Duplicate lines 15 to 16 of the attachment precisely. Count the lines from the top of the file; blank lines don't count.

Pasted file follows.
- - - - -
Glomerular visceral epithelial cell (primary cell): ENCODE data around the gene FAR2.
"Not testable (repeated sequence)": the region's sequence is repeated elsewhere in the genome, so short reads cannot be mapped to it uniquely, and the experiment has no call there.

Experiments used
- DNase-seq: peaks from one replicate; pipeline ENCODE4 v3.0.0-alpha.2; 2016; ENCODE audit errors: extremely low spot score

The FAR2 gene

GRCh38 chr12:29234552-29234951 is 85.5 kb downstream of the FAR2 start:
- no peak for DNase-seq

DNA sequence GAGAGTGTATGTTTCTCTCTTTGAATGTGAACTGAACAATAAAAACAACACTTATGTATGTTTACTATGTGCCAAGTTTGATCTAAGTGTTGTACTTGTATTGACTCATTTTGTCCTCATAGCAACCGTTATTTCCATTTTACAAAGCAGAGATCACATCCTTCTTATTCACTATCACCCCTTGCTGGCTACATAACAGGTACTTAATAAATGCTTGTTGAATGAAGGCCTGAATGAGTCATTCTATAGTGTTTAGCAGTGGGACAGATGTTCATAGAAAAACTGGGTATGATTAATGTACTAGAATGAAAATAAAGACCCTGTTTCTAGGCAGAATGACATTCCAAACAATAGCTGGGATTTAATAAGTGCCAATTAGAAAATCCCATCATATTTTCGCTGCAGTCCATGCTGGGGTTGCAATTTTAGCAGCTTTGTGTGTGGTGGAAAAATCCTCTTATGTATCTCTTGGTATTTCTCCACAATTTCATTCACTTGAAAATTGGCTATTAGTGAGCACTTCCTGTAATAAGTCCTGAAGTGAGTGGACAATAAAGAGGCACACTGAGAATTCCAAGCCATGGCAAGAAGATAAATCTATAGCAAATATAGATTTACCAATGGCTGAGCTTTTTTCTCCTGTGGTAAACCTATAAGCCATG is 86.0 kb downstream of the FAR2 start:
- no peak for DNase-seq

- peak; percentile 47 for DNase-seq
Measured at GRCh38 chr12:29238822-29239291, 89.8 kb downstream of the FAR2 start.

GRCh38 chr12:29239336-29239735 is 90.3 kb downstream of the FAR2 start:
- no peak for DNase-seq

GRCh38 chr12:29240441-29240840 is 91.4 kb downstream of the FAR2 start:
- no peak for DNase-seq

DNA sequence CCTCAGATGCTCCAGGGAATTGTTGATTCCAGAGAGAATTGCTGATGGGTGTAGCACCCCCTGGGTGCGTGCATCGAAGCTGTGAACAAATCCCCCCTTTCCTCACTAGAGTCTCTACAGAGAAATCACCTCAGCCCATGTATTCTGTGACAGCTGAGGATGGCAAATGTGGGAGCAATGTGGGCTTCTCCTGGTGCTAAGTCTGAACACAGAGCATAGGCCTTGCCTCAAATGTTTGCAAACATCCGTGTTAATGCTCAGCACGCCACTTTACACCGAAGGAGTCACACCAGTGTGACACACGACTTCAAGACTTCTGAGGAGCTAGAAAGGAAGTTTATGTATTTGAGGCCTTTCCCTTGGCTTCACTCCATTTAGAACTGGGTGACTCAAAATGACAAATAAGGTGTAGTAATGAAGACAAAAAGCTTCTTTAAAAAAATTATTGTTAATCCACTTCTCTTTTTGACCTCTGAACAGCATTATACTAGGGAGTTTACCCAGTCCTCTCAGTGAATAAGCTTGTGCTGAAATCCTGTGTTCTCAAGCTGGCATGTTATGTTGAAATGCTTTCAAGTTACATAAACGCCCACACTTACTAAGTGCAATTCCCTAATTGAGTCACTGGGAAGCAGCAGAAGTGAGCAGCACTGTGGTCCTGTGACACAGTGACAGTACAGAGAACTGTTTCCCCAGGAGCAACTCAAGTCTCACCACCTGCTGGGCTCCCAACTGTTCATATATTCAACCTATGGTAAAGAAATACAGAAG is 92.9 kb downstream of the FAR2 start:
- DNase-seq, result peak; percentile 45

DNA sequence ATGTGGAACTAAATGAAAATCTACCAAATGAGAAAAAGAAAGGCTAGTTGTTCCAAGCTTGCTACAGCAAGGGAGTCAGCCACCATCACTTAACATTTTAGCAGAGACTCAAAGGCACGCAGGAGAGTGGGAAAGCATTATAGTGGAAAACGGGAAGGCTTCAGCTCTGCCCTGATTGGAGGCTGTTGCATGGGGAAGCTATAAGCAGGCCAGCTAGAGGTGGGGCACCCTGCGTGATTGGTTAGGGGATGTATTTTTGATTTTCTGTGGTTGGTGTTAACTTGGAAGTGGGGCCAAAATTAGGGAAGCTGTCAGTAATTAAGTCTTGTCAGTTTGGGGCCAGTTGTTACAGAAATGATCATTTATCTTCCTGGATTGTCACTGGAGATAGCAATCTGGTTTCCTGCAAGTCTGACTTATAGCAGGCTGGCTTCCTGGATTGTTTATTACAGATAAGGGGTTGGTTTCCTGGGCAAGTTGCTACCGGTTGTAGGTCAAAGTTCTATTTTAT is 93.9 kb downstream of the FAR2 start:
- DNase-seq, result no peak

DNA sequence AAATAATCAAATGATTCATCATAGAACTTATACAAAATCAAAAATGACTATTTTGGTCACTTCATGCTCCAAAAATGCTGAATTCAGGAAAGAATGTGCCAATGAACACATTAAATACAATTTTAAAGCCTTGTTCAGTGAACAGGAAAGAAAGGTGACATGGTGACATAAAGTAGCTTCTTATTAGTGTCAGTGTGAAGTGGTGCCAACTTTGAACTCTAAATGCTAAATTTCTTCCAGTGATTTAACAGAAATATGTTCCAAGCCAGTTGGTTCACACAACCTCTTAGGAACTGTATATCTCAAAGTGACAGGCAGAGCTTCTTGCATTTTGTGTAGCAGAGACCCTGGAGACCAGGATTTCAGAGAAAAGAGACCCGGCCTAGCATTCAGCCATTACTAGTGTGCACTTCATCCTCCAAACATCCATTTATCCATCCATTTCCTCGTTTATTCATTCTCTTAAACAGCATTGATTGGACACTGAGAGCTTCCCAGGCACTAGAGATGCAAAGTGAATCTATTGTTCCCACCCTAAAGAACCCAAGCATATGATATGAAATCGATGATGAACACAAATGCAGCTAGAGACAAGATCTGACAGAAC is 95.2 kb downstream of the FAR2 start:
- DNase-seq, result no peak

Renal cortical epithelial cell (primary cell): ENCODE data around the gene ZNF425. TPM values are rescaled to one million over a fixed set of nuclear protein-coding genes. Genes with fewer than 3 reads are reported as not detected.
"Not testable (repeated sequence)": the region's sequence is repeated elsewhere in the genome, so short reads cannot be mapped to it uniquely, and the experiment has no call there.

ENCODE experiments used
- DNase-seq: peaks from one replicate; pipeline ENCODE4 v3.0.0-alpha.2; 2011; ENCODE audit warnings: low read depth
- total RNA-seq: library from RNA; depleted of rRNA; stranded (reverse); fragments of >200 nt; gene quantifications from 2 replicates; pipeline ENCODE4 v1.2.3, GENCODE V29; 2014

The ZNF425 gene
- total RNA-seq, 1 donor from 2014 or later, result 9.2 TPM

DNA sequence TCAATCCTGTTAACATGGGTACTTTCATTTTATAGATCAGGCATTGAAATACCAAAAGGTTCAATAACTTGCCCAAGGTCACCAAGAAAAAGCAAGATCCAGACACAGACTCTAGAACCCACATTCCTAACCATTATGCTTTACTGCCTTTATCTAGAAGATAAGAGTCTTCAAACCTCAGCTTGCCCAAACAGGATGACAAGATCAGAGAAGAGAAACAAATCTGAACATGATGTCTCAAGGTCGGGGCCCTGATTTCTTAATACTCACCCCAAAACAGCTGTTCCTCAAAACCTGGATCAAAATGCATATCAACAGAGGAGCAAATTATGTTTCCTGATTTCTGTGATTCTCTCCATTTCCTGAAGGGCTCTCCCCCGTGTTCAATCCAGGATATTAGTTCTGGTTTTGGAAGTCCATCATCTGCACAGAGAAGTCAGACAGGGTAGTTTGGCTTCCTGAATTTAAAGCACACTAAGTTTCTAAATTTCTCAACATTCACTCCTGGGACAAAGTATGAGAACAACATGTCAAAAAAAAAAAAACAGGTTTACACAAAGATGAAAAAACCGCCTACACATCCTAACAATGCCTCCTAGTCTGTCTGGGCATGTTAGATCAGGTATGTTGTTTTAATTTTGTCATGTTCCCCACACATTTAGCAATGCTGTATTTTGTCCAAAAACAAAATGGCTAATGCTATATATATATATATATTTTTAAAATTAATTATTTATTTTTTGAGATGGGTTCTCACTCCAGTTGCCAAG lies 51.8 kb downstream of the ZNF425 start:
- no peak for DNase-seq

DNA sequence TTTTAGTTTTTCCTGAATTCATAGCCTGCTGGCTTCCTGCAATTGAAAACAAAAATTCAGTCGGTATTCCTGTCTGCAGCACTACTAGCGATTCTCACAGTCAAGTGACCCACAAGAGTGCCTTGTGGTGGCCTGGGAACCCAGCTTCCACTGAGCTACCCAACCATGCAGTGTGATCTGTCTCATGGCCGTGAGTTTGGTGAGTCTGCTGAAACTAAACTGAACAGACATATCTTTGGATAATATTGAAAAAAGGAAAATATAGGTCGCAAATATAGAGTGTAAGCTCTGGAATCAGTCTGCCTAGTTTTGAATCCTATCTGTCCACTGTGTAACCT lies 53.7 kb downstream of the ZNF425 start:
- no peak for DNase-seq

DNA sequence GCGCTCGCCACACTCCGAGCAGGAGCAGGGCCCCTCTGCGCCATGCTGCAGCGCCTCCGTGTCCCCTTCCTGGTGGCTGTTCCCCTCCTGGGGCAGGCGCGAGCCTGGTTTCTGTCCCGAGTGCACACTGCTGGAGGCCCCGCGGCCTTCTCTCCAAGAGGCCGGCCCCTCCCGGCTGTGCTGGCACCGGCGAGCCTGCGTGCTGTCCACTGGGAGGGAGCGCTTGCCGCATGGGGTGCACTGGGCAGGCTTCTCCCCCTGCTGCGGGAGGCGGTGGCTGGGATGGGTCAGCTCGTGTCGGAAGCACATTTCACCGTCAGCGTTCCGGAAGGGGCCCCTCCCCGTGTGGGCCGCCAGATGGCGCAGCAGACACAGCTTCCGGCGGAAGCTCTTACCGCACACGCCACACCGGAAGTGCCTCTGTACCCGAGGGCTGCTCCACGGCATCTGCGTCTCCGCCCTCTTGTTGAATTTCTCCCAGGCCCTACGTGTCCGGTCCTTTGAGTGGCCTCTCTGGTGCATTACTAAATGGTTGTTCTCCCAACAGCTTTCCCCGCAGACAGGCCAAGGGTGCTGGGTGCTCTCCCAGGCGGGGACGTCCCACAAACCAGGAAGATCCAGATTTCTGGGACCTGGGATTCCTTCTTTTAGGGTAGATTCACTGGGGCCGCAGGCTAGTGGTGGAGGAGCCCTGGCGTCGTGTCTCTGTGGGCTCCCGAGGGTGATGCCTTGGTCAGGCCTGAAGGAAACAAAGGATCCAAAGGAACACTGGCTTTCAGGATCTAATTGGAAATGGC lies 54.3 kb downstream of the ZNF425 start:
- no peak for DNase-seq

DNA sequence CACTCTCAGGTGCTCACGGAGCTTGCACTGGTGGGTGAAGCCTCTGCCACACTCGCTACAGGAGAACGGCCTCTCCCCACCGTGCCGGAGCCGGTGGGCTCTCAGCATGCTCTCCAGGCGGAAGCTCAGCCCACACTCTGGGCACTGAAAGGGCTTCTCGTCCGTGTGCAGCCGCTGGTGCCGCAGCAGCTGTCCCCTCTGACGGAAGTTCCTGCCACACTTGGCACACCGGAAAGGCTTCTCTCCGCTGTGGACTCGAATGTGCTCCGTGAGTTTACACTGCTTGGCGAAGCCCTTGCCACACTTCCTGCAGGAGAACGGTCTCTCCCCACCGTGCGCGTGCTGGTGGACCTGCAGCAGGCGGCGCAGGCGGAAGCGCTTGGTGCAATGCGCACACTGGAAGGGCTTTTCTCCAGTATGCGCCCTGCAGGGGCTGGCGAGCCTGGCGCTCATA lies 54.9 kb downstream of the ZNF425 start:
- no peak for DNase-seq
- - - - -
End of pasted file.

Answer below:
- no peak for DNase-seq

DNA sequence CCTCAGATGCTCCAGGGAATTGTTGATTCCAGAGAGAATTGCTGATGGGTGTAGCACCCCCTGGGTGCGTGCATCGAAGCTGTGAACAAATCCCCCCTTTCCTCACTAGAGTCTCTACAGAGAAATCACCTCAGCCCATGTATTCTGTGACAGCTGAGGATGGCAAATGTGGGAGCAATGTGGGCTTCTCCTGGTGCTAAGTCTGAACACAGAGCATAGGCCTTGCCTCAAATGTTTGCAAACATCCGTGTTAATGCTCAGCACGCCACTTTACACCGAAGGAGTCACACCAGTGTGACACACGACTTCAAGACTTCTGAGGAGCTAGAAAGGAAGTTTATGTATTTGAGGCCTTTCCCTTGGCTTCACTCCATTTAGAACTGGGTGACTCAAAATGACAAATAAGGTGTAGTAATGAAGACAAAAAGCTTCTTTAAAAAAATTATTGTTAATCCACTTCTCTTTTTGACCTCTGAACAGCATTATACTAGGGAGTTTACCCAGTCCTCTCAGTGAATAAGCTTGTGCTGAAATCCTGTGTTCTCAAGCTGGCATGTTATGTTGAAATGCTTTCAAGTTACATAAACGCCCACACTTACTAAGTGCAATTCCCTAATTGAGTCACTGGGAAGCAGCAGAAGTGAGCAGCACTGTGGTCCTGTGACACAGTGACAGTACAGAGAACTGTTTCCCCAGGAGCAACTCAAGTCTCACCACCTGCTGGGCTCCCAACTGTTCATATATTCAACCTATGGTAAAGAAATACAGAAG is 92.9 kb downstream of the FAR2 start: